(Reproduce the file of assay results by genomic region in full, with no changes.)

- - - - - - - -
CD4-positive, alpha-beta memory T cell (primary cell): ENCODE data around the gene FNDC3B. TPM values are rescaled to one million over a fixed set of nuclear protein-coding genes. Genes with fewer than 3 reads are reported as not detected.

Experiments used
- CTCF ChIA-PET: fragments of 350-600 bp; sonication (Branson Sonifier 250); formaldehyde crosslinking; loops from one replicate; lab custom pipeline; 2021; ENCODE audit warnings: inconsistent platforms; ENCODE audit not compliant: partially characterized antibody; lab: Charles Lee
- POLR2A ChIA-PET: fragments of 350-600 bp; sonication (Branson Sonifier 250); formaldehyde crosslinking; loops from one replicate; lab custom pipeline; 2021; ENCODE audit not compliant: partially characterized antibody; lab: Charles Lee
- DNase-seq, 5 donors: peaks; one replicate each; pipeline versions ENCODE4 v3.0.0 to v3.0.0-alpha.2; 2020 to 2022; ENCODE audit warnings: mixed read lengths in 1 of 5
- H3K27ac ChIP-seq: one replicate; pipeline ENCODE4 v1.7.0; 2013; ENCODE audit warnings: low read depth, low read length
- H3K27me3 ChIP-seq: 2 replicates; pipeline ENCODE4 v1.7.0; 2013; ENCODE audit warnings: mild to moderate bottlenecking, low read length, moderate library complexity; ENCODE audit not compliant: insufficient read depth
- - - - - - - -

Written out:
CD4-positive, alpha-beta memory T cell (primary cell): ENCODE data around the gene FNDC3B. TPM values are rescaled to one million over a fixed set of nuclear protein-coding genes. Genes with fewer than 3 reads are reported as not detected.

Experiments used
- CTCF ChIA-PET: fragments of 350-600 bp; sonication (Branson Sonifier 250); formaldehyde crosslinking; loops from one replicate; lab custom pipeline; 2021; ENCODE audit warnings: inconsistent platforms; ENCODE audit not compliant: partially characterized antibody; lab: Charles Lee
- POLR2A ChIA-PET: fragments of 350-600 bp; sonication (Branson Sonifier 250); formaldehyde crosslinking; loops from one replicate; lab custom pipeline; 2021; ENCODE audit not compliant: partially characterized antibody; lab: Charles Lee
- DNase-seq, 5 donors: peaks; one replicate each; pipeline versions ENCODE4 v3.0.0 to v3.0.0-alpha.2; 2020 to 2022; ENCODE audit warnings: mixed read lengths in 1 of 5
- H3K27ac ChIP-seq: one replicate; pipeline ENCODE4 v1.7.0; 2013; ENCODE audit warnings: low read depth, low read length
- H3K27me3 ChIP-seq: 2 replicates; pipeline ENCODE4 v1.7.0; 2013; ENCODE audit warnings: mild to moderate bottlenecking, low read length, moderate library complexity; ENCODE audit not compliant: insufficient read depth